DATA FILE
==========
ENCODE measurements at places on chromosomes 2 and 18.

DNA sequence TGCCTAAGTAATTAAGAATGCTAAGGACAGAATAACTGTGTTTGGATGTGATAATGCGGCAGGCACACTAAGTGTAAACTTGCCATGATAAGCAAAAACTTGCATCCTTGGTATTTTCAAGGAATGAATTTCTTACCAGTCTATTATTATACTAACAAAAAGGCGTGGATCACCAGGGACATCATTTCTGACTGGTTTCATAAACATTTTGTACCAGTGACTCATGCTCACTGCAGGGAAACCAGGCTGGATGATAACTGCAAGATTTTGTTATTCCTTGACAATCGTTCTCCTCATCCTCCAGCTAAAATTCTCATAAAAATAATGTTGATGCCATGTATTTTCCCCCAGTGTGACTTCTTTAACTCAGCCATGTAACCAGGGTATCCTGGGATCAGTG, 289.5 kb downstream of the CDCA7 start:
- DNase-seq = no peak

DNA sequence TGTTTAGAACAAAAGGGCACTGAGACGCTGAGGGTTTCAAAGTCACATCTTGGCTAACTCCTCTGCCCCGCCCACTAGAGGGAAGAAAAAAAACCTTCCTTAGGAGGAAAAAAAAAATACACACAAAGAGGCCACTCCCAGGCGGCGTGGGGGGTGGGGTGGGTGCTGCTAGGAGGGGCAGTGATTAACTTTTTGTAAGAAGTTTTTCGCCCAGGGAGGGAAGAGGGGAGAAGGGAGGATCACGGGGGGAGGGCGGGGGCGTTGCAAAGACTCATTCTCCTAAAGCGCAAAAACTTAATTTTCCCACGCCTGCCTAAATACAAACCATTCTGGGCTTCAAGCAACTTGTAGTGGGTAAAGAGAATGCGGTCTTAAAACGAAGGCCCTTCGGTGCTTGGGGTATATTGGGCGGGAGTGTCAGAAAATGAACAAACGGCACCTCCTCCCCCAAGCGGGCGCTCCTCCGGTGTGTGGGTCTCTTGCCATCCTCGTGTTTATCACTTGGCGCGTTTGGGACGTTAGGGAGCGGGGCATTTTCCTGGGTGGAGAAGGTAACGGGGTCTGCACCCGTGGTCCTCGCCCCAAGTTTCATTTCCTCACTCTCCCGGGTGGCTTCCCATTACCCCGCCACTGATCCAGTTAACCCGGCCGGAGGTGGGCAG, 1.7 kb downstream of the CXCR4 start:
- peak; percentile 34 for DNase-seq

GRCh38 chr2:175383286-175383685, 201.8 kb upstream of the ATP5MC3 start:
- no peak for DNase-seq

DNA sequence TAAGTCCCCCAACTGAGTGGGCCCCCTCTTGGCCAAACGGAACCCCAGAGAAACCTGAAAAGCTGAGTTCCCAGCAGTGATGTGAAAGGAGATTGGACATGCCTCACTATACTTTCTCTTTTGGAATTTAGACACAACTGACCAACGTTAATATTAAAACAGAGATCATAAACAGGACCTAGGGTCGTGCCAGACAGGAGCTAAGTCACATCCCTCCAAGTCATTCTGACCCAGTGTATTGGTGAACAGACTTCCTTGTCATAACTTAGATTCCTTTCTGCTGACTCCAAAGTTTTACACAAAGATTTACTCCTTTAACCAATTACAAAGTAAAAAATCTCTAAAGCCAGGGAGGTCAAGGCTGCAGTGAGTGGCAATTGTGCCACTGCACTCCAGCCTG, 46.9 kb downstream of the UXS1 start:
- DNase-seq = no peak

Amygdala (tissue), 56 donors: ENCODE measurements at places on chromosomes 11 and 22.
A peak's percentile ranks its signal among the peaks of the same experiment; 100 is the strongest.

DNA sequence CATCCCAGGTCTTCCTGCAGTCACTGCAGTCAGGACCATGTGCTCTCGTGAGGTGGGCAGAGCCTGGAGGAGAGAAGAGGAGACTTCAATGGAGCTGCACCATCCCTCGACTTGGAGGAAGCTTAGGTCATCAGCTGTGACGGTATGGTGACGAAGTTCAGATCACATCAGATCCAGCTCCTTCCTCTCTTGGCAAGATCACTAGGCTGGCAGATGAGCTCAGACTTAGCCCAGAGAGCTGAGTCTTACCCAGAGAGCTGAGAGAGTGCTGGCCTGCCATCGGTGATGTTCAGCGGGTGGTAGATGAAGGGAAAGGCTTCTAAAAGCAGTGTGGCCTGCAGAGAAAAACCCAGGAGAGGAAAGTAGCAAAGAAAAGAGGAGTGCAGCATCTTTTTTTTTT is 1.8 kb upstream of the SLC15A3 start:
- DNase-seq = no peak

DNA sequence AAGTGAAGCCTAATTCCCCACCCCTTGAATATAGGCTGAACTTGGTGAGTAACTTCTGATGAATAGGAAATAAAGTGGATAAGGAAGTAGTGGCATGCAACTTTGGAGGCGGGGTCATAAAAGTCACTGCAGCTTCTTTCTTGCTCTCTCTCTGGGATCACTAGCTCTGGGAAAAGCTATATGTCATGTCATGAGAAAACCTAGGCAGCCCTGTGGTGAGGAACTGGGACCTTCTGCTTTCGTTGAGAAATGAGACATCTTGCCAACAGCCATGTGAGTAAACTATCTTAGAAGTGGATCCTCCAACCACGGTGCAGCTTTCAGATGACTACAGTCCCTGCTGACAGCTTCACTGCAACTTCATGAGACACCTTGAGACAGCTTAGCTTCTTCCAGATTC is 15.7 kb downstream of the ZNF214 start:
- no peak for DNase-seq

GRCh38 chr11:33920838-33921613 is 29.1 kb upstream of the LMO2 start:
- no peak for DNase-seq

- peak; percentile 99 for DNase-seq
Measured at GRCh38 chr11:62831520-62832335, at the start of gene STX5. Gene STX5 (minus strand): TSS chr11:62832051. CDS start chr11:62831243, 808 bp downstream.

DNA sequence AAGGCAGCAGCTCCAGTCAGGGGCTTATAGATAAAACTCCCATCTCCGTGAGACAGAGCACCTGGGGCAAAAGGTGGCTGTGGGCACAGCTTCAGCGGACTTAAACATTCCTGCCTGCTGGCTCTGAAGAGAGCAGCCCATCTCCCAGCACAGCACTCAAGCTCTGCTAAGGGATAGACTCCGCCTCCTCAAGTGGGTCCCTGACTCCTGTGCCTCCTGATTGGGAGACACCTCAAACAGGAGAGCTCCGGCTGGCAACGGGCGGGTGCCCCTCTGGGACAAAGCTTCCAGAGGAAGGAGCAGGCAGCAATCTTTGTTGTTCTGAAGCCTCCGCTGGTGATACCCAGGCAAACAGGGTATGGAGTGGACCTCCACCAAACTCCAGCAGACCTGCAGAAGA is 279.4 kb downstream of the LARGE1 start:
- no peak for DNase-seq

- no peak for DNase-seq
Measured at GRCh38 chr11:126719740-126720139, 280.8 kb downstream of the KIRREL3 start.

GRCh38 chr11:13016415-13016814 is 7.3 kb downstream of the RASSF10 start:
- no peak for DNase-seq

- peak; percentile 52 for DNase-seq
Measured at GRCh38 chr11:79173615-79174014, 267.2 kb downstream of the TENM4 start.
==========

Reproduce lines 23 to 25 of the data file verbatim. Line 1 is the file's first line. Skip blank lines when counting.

Measured at GRCh38 chr11:126719740-126720139, 280.8 kb downstream of the KIRREL3 start.

GRCh38 chr11:13016415-13016814 is 7.3 kb downstream of the RASSF10 start:
- no peak for DNase-seq